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FIRST V. O L U M E.
SOME Memoirs of the Life of Dr. Eva
Page ix SERMON I..
P: 1 The Importance of knowing what Spirit we
LykE ix. 55., But he turned, and rebuked themg.,
and faid, Ye know not what manner of spic
rit ye are of. General Characters of the Chrifa
A new Spirit. Erh. iv. 23.. And be renewed in the Spirit of
P: 42 A divine Nature.. 2 Pet. 1.4.-That by these ye might be para.. takers of the divine Nature.SERM. IV.
p. 64: The fame Mind which was in Chrift, PHIL. ii. 5. Let this mind be in youg which was also in Chrif Fefus.
2 Cor.v.7. For we walk by faith, not by sight.
2. Per. i. 6.--And to patience, godlinefs. *
Rejoicing in Christ.
believing, ye rejoice, &c.
In relation to the Holy Spirit.
p. 313 "The Spirit of Bondage, and the Spirit of
Adoption Rom. viii. 15. For ye have not received the
Spirit of bondage again to fear, but je have received the spirit of adoption, whereby we cry, Abba,. Father.
Chriftian Fortitude. 2 Pet. i. 5. And besides this, giving all dili
gence, add to your faith, virtue. --
LIFE OF DR. EVANS, Who died May 16, 1730, in the 5.1 st year of his age.* HE was born at Wrexham, in Denbighire : His fa
ther was a minister at Olwestry, in Shropshire, and ejected in 1662. He afterwards settled again at Wrexham, and lived in general esteem among the gentlemen of that country:
His mother was the daughter of the eminent Colonel Gerard, who was Governor of Chester castle, a woman of an excellent spirit, and great underftanding.
He had his education firft under Mr. Thomas Row of London; and afterwards under Mr. Richard Frankland, at Rathmill in Yorkshire. He enjoyed fingular advantages under both, and made an uncommon proficiency in all the parts of rational and polite literature, which he cultivated and improved all his life. He enlarged his views of several things beyond those of his education, as sincere and inquisitive minds ever will do.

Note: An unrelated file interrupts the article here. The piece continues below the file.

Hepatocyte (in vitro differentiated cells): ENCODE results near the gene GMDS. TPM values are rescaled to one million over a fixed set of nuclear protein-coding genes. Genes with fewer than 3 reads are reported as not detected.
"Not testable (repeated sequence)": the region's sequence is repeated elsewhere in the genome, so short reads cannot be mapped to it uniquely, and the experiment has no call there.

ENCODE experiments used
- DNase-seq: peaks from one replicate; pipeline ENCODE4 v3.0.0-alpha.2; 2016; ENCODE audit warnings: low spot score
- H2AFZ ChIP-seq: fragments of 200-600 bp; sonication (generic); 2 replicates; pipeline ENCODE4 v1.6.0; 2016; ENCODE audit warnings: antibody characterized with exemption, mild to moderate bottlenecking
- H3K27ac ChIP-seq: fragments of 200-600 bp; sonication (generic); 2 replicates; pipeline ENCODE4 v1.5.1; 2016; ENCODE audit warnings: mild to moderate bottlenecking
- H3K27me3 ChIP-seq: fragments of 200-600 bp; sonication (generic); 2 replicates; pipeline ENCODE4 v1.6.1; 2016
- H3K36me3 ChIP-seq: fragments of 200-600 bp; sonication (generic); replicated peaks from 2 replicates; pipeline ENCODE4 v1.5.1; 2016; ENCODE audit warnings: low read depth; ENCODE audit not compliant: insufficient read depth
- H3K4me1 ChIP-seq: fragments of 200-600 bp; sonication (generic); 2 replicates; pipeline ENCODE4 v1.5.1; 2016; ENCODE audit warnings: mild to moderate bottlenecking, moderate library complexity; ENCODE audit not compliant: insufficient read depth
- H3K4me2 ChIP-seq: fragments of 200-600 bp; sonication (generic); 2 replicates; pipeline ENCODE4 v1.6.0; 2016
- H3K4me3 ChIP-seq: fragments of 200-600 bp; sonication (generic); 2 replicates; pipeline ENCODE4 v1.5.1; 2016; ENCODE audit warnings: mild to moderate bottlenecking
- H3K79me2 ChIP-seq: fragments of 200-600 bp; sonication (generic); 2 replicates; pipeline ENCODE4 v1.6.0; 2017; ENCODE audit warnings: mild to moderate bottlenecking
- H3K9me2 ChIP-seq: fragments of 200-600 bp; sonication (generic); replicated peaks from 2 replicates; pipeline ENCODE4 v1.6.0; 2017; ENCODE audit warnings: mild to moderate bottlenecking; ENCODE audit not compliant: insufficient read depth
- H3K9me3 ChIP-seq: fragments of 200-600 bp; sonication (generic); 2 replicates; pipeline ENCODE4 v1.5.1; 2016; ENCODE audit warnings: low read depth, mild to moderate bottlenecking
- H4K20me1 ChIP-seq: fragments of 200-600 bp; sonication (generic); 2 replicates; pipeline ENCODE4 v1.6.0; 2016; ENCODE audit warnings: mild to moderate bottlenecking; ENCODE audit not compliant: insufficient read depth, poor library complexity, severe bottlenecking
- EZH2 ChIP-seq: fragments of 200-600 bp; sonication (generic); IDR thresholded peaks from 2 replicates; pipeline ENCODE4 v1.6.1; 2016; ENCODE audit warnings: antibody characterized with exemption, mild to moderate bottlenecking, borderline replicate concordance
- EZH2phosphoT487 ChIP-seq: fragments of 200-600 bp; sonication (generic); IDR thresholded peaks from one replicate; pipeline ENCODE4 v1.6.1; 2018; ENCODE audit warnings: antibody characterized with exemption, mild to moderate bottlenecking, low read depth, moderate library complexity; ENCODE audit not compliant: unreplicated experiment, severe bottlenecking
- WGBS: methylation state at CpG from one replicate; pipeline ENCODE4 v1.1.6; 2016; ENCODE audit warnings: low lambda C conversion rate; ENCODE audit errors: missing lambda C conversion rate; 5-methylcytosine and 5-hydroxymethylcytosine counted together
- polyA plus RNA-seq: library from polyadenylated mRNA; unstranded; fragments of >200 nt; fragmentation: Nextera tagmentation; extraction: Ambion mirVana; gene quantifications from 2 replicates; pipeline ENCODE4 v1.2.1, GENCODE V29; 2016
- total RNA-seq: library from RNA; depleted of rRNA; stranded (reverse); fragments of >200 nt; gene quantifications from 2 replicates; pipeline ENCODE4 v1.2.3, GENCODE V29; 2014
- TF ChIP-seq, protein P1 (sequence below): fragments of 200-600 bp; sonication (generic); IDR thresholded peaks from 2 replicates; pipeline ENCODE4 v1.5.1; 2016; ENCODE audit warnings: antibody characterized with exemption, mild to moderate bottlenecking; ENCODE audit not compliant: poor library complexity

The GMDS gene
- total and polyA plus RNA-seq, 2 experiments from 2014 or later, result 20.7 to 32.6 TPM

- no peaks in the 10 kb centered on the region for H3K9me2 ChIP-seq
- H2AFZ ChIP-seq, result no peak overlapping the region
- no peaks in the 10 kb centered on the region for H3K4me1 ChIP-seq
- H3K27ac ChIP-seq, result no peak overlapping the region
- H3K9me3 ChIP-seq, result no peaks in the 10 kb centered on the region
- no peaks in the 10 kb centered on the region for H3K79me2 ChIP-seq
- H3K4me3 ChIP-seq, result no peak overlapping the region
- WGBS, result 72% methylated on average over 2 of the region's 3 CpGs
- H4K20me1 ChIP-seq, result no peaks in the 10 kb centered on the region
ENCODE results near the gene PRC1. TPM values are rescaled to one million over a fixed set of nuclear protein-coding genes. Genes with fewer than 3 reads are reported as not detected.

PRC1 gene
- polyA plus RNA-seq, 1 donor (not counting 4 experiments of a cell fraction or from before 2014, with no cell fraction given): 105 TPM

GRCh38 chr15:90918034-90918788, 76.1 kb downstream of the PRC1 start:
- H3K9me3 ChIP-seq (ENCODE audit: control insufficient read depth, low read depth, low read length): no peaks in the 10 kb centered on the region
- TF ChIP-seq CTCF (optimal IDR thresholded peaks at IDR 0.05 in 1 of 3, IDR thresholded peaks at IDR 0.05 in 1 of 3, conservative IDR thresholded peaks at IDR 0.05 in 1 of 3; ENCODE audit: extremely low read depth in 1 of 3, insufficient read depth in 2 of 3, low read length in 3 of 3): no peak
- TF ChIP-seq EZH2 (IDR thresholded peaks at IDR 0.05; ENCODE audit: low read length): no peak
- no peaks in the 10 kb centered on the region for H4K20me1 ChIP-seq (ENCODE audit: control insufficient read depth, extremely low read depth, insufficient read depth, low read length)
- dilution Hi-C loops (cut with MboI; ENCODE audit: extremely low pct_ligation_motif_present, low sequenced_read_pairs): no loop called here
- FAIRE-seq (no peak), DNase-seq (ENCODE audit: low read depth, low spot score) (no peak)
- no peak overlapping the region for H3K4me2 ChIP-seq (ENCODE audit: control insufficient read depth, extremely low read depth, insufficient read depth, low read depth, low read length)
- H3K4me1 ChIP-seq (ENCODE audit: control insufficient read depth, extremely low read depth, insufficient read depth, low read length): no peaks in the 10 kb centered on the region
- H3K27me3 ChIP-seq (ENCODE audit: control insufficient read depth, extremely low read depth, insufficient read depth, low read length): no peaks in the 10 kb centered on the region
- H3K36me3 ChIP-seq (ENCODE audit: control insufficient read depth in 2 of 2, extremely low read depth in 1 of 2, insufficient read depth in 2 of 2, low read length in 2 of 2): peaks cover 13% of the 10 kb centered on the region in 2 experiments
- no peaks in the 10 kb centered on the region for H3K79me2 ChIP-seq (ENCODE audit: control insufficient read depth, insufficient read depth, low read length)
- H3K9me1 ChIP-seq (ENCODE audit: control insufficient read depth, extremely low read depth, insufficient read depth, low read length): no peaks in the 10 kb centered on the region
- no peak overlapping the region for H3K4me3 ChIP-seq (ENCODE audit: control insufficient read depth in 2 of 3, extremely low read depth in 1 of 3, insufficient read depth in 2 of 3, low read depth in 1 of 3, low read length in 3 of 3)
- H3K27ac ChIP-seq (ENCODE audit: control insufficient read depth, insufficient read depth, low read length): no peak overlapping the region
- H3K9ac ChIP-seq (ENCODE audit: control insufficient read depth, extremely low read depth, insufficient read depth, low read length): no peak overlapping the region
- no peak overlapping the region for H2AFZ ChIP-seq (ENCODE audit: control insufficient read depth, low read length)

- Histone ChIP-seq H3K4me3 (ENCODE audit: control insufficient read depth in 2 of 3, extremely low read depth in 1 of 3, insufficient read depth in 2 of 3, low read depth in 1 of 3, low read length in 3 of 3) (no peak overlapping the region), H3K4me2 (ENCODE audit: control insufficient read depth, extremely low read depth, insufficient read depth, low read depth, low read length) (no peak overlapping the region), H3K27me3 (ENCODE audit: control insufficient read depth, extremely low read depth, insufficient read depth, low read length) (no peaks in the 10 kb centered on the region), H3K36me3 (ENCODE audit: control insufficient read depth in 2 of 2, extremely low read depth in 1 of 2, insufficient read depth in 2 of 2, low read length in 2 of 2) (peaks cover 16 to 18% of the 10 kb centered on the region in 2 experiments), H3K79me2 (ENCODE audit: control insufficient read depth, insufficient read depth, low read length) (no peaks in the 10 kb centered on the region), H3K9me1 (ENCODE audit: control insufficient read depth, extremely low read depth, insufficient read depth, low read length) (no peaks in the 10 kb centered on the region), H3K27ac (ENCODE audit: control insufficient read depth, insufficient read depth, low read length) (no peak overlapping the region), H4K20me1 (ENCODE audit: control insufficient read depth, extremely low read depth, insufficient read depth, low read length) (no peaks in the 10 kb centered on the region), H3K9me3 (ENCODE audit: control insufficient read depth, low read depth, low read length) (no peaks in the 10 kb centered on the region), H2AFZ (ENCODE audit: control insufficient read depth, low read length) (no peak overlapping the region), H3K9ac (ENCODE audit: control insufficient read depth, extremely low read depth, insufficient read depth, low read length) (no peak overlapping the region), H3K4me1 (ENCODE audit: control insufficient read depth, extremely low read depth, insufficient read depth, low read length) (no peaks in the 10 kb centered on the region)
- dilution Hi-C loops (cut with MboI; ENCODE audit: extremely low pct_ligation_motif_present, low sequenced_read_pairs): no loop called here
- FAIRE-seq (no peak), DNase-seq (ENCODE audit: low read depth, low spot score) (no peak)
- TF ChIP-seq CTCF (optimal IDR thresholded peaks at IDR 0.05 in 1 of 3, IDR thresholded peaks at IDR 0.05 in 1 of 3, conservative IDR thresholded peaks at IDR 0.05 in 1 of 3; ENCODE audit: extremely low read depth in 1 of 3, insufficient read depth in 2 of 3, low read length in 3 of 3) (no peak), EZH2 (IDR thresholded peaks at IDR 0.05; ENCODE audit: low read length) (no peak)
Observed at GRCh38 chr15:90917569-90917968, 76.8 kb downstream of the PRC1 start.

His first settlement in life was in the family of Mrs. Hunt of Boreatton in Shropshire t. He was treated with the kindness and respect of a fon by that excellent lady, and by all the family; which he always mentioned with a singular pleasure and honour.. Here he enjoyed the great felicity of an agreeable retirement in a religious family, and pleasant country, with all the convenience for study and devotion, and proper diversion when he could be persuaded to take it. Being now in the vigour of life, and having sufficient leisure, he read over entire Mr. Pool's Latin. Synopsis-in five large fólios, which làid the foundation of his great skill in Scripture Criticism, without some knowledge of which, no man can
* Extracted from his Funeral Sermon, preached by Dr. Harris..
+ She was relict of Rowland Hunt, Esq. and sister of Lord Paget;who was arabassador to the Ottoman cgurt.
thoreughly thoroughly understand his Bible, or make the proper use of it. He read over all the Christian writers of the three first centuries, under the direction of a very learned and able friend; making judicious extracts of what related to the doctrine and practice of the primitive church, which were of great use to him ever after.
While he was in this family, he first began to preach, though he was then very young. He spent a whole. week in solemn retirement, and in extraordinary exercises of devotion, when he first took the whole pastoral charge of the congregation in Little Broad-street, Moorfields, London ; where he spent the principal part of his life and labours, in which he always reckoned, with great thankfulness and pleasure, was sober, judicious, and peaceable. And God owned his ministry and endeavours in various ways to the good of many, young and eld, and in some instances very singular and remarkable. He was several years concerned in the Sunday evening le&ture at Salters Hall; and was chosen one of the fix preachers at the Merchants-le&ture in the same place, in the room of Mr. Jeremiah Smith.
He published many sermons upon divers occasions ; and two volumes of very judicious and useful discourses upon the “ Christian Temper"; a noble subject, and of standing use. These discourses met with uncommon* regard in the world. He was once engaged in a controversial writing with a late learned person, concerning the “ Importance of Scripture Consequences,” which was generally allowed to be managed in a masterly manner, with clearness, judgment, fobriety, and decency,
He received the highest marks of respect from two learned bodies, viz. the universities of Edinburg and Aberdeen, who conferred on him the degree of doctor without his knowledge, and in the most honourable
He sometimes presided at public ordinations with great gravity and wisdom.
His character was remarkable for many excellent endowments, which were very evident in him, and fuperior to most others. He had a great folidity of judg.
* Uncommon indeed !--'Tis not very often that sermons now-adays pass a second or third edition ; yet there has been such a demand for these excellent discourses of Dr. Evans's on the Christian Temper, (though in two octave volumes) that fiye large impreffions have bees aiready fold.